Find The Riches

an illustration from Beaky's book, SHAYNE.

one of my illustrations from Beaky’s book, SHAYNE.

During my call with Jim I told him that my projects this year have been the most satisfying of my life. Certainly they have been the most important. And, they have also been, as I laughingly used the term, “negatively lucrative.” He didn’t yet know of Beaky’s books, of her website, of her book signing, so I sent him a few of my favorite photos from the event. Later, he sent me this text:

It is wonderful to be able to eat and pay the bills but there are for a fact things money can never buy. That famous authors obvious joy being one.

Isn’t that the truth? What price could we possibly place on joy? What price would we pay for true love? What price do we place on personal truth? What is the price tag on fulfillment?

I suspect that the great disease of our time – something future history professors and archaeologists will investigate – is that we’ve managed to place a value on our values; morality has somehow enmeshed with money, the purpose of education has somehow become the achievement of a bigger paycheck. In this never-ending political season, count the number of times and ways our candidates tell us that we must weigh our interests against our values.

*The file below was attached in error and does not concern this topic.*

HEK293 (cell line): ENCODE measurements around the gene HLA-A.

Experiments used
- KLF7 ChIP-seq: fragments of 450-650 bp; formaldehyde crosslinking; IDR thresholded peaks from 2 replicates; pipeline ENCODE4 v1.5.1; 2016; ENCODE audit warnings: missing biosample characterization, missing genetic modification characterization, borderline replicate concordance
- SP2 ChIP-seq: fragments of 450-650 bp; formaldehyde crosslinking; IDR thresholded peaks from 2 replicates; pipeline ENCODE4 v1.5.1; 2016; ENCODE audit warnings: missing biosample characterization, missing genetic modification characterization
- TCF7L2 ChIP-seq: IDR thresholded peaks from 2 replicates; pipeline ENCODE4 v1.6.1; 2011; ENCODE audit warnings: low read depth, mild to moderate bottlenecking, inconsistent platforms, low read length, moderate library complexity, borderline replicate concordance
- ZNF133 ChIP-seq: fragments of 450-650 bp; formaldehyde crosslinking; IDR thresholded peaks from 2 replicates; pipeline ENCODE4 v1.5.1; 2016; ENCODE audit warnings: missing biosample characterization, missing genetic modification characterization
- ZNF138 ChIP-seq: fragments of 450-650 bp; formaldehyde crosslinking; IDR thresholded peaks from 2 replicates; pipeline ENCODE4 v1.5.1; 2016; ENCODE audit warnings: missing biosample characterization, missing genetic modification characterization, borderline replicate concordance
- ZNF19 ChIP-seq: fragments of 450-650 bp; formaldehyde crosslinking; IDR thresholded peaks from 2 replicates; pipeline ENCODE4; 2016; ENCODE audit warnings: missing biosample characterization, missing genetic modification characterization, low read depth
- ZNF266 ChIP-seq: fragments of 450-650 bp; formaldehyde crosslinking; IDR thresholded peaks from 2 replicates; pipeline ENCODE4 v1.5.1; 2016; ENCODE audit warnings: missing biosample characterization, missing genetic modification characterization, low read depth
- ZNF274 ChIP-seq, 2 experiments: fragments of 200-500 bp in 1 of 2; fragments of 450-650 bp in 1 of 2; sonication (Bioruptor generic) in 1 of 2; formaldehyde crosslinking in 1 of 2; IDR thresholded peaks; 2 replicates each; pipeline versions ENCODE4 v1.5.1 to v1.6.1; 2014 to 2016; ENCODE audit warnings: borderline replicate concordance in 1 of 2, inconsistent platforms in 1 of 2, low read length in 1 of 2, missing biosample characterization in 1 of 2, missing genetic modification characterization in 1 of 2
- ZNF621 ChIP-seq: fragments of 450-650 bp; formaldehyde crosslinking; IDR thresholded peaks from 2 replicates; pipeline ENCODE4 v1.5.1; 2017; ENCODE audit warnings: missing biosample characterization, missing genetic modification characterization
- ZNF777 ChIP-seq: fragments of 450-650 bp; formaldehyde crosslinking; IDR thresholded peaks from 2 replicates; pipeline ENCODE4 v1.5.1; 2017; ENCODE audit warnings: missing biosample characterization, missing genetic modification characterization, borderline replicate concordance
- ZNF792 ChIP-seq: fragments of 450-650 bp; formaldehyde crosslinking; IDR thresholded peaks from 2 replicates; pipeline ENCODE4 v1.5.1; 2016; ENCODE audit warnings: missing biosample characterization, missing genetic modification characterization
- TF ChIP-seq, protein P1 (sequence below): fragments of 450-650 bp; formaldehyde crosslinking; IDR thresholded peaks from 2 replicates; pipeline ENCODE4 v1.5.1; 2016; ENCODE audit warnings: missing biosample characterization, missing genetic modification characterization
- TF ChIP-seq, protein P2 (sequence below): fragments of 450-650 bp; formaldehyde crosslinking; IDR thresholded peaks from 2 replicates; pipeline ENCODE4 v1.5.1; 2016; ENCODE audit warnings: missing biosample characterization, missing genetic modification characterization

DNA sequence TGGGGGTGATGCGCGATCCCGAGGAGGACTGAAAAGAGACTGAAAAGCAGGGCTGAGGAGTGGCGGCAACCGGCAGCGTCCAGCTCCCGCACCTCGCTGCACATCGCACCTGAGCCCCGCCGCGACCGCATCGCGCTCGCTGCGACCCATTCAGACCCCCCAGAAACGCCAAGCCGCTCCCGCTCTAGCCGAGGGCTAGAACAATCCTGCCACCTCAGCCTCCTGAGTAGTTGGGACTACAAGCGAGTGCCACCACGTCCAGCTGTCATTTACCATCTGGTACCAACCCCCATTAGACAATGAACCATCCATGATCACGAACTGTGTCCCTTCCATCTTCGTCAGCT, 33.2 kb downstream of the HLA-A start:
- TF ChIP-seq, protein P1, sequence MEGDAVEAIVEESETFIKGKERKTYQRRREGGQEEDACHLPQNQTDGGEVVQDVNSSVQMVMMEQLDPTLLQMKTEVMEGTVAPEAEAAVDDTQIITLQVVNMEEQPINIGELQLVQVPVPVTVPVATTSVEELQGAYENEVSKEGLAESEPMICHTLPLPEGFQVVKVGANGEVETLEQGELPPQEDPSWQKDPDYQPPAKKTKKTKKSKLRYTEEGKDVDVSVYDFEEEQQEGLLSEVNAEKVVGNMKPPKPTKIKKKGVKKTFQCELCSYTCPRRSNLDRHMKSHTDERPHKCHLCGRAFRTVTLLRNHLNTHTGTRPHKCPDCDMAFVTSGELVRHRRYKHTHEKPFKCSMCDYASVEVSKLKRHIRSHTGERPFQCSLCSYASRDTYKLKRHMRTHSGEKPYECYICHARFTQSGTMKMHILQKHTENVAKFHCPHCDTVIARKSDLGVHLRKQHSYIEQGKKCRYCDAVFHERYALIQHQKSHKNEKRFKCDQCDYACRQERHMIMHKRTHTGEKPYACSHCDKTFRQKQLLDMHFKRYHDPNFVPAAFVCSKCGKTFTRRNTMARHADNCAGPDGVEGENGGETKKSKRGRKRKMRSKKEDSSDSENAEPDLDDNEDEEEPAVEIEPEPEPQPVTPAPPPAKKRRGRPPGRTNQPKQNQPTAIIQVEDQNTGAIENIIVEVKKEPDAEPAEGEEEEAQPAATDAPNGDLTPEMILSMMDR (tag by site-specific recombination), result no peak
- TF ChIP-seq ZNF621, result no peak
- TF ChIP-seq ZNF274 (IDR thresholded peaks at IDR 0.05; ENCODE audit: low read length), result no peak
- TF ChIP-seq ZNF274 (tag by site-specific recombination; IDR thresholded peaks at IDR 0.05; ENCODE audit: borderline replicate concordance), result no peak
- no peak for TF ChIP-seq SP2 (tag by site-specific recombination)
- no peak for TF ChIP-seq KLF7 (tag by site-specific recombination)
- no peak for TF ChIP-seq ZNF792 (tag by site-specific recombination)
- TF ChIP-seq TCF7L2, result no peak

What is the price of a value? What is the purpose of a value if it has a price?

All my life I’ve been told by people who love me, that, as an artist, I need to make a distinction between the work I do for food and the work I do for love. Most artists, myself included, feel their work is a kind of call. It is an imperative, a necessity. It is food. It is love. Most artists, myself included, do their work-for-love whether they are paid for it or not. They have to. I have to. It is a call. It is nourishment. There is no way in a culture that has placed a value on its values to recognize the real value of food-for-the-soul and food-from-the soul (the purpose of artists in a culture); a market cannot make sense of soul nourishment. This line of distinction, work-for-food or work-for-love, is at best a wonky value statement. It is a line that only makes sense to a people versed and rehearsed in trading their soul-requirements for a better retirement.

what is the price of joy?

what is the price of joy?

Last night I finished reading aloud to Kerri Tuesdays With Morrie. Jim’s text and Morrie’s messages are in beautiful alignment: there are, for a fact, things that money can never buy. And, those things are where the riches of this life can be found.

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